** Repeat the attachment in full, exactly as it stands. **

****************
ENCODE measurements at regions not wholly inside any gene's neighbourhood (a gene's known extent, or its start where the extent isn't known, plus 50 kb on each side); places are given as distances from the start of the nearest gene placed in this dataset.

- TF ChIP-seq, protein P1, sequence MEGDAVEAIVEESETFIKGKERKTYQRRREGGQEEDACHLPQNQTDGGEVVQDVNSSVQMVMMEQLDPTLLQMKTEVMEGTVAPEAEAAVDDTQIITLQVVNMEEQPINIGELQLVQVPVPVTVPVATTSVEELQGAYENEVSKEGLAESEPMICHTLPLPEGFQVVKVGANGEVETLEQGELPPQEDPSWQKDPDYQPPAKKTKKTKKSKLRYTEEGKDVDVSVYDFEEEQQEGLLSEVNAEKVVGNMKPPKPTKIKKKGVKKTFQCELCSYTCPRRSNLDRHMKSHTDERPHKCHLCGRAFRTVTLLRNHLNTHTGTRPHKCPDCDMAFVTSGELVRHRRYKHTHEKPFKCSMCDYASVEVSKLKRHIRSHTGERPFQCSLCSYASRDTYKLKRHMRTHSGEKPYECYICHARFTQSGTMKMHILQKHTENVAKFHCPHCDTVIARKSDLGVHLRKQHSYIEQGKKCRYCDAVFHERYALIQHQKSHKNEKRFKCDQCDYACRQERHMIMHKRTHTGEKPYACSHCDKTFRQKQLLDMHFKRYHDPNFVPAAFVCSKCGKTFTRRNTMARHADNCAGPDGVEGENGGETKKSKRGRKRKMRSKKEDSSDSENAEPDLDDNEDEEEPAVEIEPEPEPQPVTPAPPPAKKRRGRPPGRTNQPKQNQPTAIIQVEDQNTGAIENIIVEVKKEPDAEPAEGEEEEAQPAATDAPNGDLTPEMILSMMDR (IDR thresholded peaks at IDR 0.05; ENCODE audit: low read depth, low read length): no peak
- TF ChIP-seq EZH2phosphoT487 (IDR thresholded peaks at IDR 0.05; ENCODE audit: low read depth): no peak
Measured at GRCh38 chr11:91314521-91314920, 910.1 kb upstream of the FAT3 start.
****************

ENCODE measurements at regions not wholly inside any gene's neighbourhood (a gene's known extent, or its start where the extent isn't known, plus 50 kb on each side); places are given as distances from the start of the nearest gene placed in this dataset.

- TF ChIP-seq, protein P1, sequence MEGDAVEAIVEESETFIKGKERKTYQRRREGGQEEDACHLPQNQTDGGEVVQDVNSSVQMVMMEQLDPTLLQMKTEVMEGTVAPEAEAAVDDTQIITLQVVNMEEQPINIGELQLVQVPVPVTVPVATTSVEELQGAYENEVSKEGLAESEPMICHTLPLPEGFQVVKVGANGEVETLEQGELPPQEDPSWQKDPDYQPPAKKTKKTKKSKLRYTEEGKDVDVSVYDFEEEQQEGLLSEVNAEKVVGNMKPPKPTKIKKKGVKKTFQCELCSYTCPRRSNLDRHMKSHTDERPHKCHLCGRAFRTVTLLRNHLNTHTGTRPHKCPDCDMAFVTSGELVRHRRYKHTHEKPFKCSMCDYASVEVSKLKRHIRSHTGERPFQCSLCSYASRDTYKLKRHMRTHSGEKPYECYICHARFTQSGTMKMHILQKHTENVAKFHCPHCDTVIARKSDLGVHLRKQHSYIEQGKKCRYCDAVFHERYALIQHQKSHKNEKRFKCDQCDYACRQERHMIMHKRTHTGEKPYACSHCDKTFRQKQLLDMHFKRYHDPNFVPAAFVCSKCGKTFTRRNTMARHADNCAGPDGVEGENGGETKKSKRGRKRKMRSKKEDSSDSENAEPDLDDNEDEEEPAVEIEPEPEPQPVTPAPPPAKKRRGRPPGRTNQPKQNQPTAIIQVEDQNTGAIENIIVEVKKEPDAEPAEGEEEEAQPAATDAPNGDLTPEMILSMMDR (IDR thresholded peaks at IDR 0.05; ENCODE audit: low read depth, low read length): no peak
- TF ChIP-seq EZH2phosphoT487 (IDR thresholded peaks at IDR 0.05; ENCODE audit: low read depth): no peak
Measured at GRCh38 chr11:91314521-91314920, 910.1 kb upstream of the FAT3 start.